Daily beer project

Kirin Ichiban

Posted in Imports by dailybeerproject on April 21, 2010

Went out for sushi again last night with a colleague and a client. Since the Kirin Light I had last time wasn’t all that exciting, I decided to give the full-strength Kirin Ichiban a try.

Before I get into the review, though, if you’re anything like me, you’re wondering what a kirin is. According to the label, it’s a mythical beast that’s half deer and half dragon. Because when someone plays word association games and says “half deer, half dragon,” my first thought is “great beer.” Am I alone in this? Ichiban, incidentally, means “first” or “number one.”

My colleague (who also happens to be following this project) asked me how it was. I said “pretty good, but it sort of tastes like Budweiser.” Which makes sense, since both are brewed with barley, rice, hops, yeast, and water. It made even more sense when we looked closely at the label and noticed “brewed under direction of the Kirin brewmaster by Anheuser Busch Company.” Which makes these imports somehow seem a bit less exotic. Especially when they’re not even imported (though that would likely result in the beer being fresher).

Wanna know what other imports are brewed by Anheuser Busch? Bass, Becks, Czechvar, Hoegaarden, Leffe, and Stella Artois. Not only that, but MillerCoors is behind Aguila, Cristal, Cusquena, Molson Canadian, Peroni, Pilsner Urquell, and Tyskie. A number of bottled microbrews are distributed by these big breweries, often because the big boys have an equity stake. I rode my bike past the local Coors distributor a while back and noticed a Wasatch/Squatters truck parked at the dock, so I suspect the brewer’s cooperative is getting some distribution help from the silver bullet. It probably makes more financial sense than investing in distribution infrastructure, so if it keeps the cost of the beer lower, I don’t mind a bit.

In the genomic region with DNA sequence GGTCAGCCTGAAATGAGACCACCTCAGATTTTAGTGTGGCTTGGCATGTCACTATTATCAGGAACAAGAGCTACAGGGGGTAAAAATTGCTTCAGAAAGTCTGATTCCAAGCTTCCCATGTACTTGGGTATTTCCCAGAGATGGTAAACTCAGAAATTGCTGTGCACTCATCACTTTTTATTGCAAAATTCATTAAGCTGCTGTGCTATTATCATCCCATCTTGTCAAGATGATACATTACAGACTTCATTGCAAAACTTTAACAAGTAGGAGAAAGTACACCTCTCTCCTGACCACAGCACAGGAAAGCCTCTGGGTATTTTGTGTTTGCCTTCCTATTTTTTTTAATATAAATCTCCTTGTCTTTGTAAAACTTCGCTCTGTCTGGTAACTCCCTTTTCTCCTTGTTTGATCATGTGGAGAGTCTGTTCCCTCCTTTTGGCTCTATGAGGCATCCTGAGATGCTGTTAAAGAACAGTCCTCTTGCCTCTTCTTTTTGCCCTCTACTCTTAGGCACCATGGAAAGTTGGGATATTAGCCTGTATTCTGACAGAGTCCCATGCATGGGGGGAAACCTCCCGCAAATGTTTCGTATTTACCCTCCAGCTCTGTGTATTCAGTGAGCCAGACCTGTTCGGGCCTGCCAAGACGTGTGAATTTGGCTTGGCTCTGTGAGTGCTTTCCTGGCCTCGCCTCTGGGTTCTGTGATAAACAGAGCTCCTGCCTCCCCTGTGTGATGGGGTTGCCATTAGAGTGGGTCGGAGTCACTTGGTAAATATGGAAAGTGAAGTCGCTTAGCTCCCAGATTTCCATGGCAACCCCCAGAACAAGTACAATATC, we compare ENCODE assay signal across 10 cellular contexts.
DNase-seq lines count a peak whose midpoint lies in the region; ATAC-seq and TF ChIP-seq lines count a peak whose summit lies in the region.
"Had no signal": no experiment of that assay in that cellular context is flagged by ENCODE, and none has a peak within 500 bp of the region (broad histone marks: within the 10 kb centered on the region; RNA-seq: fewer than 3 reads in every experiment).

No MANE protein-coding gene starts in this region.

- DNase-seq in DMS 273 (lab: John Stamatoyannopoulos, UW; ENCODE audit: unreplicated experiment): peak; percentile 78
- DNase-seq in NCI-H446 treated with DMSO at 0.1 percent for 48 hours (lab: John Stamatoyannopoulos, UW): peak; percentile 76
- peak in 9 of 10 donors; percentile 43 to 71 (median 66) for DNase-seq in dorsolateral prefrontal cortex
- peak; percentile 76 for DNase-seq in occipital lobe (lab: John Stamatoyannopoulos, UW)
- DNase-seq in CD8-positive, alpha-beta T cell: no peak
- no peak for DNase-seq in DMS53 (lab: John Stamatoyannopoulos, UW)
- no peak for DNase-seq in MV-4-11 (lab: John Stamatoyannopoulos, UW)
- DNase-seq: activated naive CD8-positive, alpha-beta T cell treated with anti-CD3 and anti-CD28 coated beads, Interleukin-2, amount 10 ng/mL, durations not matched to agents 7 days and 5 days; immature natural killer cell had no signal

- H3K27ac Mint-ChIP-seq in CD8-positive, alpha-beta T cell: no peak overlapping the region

Whether they taste like Budweiser or not, Japanese beers are awesome with sushi. But for the sake of science, it’s important to know which beer goes best. So I also ordered a bottle of Sapporo. Sapporo wins. Next time out, I’ll do a back-to-back shootout between Sapporo and Asahi Super Dry to determine the grand champion from the land of the rising sun.


One Response

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  1. Blackdog said, on April 21, 2010 at 10:47 pm

    I am telling you… You need to have greasy Chinese food and a Budweiser. There is something magical. Sushi and Sapporo is good. So is Saki (sp) but Budweiser and deep fried goodness are a marriage that is tough to beat.

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